- Rev. Thwaites commended all of the stakeholders who responded in the immediate aftermath of the incident.
- Member of Parliament for North East Manchester, where Holmwood is located, Audley Shaw, who also visited the school on Thursday.
- Holmwood’s Principal, Paul Bailey, said the interventions were welcomed.
Education Minister, Hon. Rev. Ronald Thwaites, has praised the persons and organizations extending support to bereaved students and staff at Holmwood Technical High School in Christiana, Manchester.
The support was extended to help them come to terms with last Wednesday’s (September 25) tragic road accident in the parish which claimed the lives of four of the institution’s students and injured several others.
Speaking with journalists during a visit to the school on September 26, Rev. Thwaites commended all of the stakeholders who responded in the immediate aftermath of the incident, led by representatives from the Education Ministry’s Region V office in Mandeville, Manchester, to provide counseling and grief management support.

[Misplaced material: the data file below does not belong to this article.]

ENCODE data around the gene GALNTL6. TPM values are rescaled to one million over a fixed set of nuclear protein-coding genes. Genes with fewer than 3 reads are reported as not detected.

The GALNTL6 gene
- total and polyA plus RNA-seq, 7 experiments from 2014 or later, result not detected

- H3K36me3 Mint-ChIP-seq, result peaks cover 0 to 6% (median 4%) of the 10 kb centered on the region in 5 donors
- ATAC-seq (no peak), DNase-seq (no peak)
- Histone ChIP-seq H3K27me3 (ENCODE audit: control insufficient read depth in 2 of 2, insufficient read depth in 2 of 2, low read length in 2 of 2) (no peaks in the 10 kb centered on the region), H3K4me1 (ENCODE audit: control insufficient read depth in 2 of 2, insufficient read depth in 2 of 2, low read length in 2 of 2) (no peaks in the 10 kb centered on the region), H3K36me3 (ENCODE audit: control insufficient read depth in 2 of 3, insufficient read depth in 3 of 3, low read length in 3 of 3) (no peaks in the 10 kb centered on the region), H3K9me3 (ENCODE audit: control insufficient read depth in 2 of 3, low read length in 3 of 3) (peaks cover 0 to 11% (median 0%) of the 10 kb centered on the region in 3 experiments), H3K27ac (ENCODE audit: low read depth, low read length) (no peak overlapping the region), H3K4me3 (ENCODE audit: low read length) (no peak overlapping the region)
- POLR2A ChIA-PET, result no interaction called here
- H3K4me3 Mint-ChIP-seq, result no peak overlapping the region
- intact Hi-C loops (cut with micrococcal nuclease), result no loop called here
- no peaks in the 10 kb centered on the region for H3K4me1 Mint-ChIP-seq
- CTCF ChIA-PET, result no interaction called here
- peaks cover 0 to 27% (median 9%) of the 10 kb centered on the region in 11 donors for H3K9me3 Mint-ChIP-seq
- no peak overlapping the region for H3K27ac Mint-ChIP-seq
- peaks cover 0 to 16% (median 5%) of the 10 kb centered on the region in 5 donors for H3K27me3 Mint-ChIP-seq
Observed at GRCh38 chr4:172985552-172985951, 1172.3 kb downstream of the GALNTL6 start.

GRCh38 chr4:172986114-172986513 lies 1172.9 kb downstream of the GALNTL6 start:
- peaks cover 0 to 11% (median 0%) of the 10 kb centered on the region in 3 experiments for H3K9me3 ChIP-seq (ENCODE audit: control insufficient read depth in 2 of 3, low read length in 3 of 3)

“Everyone who we have in the region (came) to help. And what is…even better (is that) counselors, principals, (and) teachers from other schools have just rallied. I challenge them (to) not only (do so) in times of tragedy, but in times of ordinary operation. There is so much sharing that can happen, there is so much improvement in the operation and outcomes of the schools (that can occur) if we all pull together in the way that this tragedy has brought us to do,” Rev. Thwaites stated.
His sentiments were endorsed by Member of Parliament for North East Manchester, where Holmwood is located, Audley Shaw, who also visited the school on Thursday.
“I absolutely agree. It has been an outpouring (of support) from the other schools…Christiana High, Spaldings High, (and) Knox College. I think that even outside of crisis moments like this, the cross-fertilization of counselors from different schools, interacting like this, must be good for the (school) system,” he said.
Holmwood’s Principal, Paul Bailey, said the interventions were welcomed. He noted that students and teachers were reduced to tears after the school received the news, pointing out that “when we assembled (in the auditorium where the disclosure was made) some persons fainted.”
“So it was really good to get the outside assistance because we were not in a position to assist ourselves much…it definitely helped,” he added.